When asked about the city’s role in the cleanup, a City of Austin spokesperson David Green explained Thursday, “the city is looking at housing-first solutions, and we will continue to work with the homeless population on long term housing and to get people off the streets.”

“I ain’t going nowhere”

Wanda Sauls stands in front of her bed beneath I-35 at 6th Street in Austin. She has lived at this spot for eight years. (KXAN Photo/Alyssa Goard).

Beneath I-35 at East 6th Street, Wanda Sauls has her bed neatly made and possessions stacked beside it. Sauls said she has been homeless for thirteen years and has lived beneath I-35 for eight years.

KXAN asked her if she heard the state would be coming in to clear out the encampments Monday. Sauls responded by walking us over to a flier that had been posted on a cement pillar. The flier was from TxDOT and described the details of the cleanup planned for Monday.

“They’ve been doing this for years,” she explained pointing to the sign. Sauls said in all of those years, she has never had her stuff taken away.

TxDOT has, in fact, been performing cleanups of homeless encampments in Austin for years. However, the state agency told the city in December it would stop services that are not part of its municipal maintenance agreement. As a result, the encampment cleanups were stopped. This decision came because of expenses related to flooding in the fall of 2018.

Sauls said she is very familiar with how the old cleanups had gone.

“When they come to clean up under here, and if you’re not here you’re stuff [is] considered abandonment,” she said. The old cleanups, she believes, were primarily to clean up dirt and things left behind from people who may have gone to jail or to the hospital.

Sauls was not convinced that state officials would actually move her from the spot she’s lived for eight years.

“Didn’t you hear what I say? This is not considered camping,” she emphasized. “I don’t care what the governor say.”

It’s true that Sauls has not erected a tent. She just has a mattress on the cement with some possessions to the side.

But TxDOT spokesperson Diann Hodges said even if Sauls doesn’t have a tent, she will want to remove all her possessions from under the overpass by Monday.

“There’s no guarantee that mattress will remain,” Hodges said. “If she wants the mattress she would have to move the mattress.”

Hodges noted that one thing will be different in the cleanup on Monday from all previous TxDOT cleanups.

“We are offering the option that if we come across personal belongings — a backpack, a cell phone, something that would be of a personal nature to someone — that we would store those items for 30 days and they could get those items back,” Hodges said.

She explained that tents would likely be collected and saved, whereas mattresses would not likely be saved. Hodges added that TxDOT prefers to have homeless individuals out of the way when they are conducting cleanups.

KXAN asked Sauls: if a state employee comes on Monday and tells her to leave, what will she do?

“I’m gonna sit right here and tell ’em I ain’t going nowhere,” Sauls said.

She added that following the debate around Austin’s homeless ordinances has been confusing. Sauls says she’s gotten an unclear message about where camping is actually allowed.

“Is it, or is it ain’t?” she said, exasperated.

Pointing to her bed she said, “this is not a camping site.”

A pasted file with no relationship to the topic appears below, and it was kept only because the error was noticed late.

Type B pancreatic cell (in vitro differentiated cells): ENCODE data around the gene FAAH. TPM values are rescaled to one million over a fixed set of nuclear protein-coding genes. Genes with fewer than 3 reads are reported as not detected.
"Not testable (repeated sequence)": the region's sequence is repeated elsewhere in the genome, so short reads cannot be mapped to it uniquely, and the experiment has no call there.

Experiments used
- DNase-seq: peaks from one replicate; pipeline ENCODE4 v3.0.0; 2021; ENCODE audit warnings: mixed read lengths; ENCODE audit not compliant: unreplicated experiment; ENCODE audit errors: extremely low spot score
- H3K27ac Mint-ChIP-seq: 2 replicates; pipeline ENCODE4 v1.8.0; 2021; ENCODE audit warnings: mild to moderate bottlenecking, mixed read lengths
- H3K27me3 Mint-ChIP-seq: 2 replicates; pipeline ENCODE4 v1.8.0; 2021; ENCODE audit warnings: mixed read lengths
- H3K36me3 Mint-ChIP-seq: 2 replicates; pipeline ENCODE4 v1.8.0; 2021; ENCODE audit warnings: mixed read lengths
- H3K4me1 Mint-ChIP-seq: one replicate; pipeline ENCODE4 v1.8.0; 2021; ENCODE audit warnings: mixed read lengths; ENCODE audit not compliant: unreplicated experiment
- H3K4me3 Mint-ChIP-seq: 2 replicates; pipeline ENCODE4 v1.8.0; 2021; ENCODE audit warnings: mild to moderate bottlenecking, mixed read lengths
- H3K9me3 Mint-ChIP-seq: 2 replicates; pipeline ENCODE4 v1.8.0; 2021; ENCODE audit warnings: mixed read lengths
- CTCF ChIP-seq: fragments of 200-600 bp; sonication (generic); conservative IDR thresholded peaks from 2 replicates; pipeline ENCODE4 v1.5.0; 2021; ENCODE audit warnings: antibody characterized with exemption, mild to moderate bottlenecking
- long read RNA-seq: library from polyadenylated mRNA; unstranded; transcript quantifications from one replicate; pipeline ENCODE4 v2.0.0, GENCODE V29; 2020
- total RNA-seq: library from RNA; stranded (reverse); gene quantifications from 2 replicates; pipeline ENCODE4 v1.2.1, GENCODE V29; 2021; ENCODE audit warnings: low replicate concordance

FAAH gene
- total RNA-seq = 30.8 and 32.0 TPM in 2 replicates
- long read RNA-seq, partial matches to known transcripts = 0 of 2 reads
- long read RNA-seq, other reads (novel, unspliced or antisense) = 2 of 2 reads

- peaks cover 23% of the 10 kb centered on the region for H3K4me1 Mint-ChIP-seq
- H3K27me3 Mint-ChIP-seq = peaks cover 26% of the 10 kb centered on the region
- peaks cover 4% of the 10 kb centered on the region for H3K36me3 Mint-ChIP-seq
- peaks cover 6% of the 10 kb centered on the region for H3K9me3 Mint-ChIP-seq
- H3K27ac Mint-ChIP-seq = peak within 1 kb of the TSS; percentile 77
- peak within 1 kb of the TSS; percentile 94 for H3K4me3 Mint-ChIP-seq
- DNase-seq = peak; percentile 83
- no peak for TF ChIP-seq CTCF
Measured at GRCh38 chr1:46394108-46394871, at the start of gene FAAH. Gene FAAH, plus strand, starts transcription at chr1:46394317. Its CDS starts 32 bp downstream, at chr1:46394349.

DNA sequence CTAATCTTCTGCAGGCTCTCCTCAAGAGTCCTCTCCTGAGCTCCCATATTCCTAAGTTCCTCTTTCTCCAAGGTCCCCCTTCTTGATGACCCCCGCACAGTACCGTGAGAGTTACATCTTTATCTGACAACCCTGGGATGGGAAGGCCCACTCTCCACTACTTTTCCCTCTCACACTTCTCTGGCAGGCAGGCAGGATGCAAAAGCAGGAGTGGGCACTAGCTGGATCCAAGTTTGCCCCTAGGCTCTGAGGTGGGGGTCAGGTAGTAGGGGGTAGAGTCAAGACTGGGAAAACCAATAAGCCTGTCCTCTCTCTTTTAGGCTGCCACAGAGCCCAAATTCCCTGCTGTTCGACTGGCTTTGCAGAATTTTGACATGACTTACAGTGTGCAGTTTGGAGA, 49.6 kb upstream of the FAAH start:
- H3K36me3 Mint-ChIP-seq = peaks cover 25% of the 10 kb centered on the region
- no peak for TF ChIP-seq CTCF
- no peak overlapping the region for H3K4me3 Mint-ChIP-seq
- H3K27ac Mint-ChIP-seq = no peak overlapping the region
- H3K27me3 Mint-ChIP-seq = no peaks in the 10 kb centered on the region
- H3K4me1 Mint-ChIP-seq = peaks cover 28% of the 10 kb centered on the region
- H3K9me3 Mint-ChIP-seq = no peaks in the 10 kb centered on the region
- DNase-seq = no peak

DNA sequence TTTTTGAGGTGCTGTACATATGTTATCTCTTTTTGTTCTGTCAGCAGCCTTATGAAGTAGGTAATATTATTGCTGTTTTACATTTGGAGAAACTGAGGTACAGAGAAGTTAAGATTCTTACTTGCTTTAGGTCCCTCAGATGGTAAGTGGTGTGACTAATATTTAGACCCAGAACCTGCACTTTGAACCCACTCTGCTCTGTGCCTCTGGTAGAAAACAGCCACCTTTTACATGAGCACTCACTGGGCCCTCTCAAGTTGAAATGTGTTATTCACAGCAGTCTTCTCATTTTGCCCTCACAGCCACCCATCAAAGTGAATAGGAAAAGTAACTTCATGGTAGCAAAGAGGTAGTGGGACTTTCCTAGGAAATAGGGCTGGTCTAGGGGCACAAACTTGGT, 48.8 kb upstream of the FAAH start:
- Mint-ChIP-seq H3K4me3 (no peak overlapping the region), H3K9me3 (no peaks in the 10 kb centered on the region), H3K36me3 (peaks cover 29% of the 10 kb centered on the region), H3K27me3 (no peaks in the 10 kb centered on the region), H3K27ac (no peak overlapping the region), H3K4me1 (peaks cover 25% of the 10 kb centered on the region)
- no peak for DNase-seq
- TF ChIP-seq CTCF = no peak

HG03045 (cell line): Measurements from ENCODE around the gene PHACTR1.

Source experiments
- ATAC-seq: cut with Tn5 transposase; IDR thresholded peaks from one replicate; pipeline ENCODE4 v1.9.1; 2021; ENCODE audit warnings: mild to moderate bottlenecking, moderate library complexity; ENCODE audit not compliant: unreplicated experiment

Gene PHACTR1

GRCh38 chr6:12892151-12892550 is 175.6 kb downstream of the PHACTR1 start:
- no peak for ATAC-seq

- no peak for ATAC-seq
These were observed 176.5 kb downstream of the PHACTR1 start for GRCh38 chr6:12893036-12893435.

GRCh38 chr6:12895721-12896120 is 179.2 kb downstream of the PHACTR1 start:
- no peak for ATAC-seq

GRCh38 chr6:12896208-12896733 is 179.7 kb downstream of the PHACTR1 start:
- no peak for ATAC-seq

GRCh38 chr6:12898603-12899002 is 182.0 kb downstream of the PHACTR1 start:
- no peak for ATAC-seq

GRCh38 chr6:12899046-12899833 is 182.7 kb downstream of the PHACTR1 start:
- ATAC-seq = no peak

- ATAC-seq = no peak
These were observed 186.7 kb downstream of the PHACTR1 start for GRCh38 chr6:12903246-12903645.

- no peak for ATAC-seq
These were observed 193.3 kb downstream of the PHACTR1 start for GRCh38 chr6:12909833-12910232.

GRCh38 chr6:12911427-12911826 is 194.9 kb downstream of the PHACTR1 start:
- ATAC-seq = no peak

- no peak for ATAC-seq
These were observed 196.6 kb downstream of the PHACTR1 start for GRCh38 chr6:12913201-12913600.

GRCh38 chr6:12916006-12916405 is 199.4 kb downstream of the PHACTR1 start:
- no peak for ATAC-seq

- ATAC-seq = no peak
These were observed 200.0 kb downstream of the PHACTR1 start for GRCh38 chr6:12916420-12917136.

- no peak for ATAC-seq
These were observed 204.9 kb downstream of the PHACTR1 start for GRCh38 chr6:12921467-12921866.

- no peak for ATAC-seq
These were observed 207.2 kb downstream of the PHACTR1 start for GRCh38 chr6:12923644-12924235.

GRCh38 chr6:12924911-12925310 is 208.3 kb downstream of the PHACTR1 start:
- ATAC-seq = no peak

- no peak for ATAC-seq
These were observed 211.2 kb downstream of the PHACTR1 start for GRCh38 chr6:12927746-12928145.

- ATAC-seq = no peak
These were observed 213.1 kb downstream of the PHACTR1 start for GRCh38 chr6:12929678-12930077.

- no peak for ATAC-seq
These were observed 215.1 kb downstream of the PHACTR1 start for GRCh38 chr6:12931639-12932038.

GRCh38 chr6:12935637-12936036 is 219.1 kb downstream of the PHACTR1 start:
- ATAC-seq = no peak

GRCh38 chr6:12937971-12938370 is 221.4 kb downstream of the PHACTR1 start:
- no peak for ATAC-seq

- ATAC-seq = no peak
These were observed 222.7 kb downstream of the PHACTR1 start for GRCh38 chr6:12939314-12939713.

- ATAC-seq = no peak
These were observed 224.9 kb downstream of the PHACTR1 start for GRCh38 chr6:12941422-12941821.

“We’re taxpayers we got the right but this sidewalk belongs to all of us, we putting our money in it, homeless or not,” Sauls continued.

The debate over Austin’s homeless ordinances

People waiting inside Austin’s Resource Center for the Homeless. (KXAN Photo/Alyssa Goard).

This all comes as Austin continues to wrestle with how to address homelessness in the city. Austin’s current council has made addressing homelessness its top priority and in recent years city leaders have tried different strategies to get more people out of homelessness and connected to services.

Council moved to reverse a ban on camping, sitting, and lying down in public places in June in an effort to decriminalize homelessness. A heated debate ensued afterward over this policy which most directly impacts those experiencing homelessness in the city.

Council ultimately moved to put some, but not all, of the restrictions back in place on camping, sitting and lying down in public.

Those restrictions went into effect on Monday. The new homelessness ordinance stops the city from enforcing the camping rules unless staff identifies each person camping illegally and has given them an opportunity to take advantage of housing services.

A homeless encampment beneath I-35 at 6th street. (KXAN Photo/Alyssa Goard).

APD officials say once officers begin clearing out the area around the ARCH, they will strive to work with the homeless on voluntary compliance. However, if people don’t comply, they can be cited or even arrested.

Since the time the camping ban was repealed in June, city officials have acknowledged that people experiencing homelessness have become more visible as many have acquired tents and erected them in public spaces.

According to Austin’s Ending Community Homelessness Coalition’s 2019 Point in Time Count Numbers, there are 2,255 people experiencing homelessness in Austin on any given night. Since 2010, that number has stayed in the range of 1,832 and 2,362 people. The number of unsheltered people experiencing homelessness in 2019 is 1,086 — the highest it has been in the last ten years.

Austin’s Ending Community Homelessness Coalition’s Point in Time Count numbers of homeless individuals from 2010-2019. ECHO Graphic.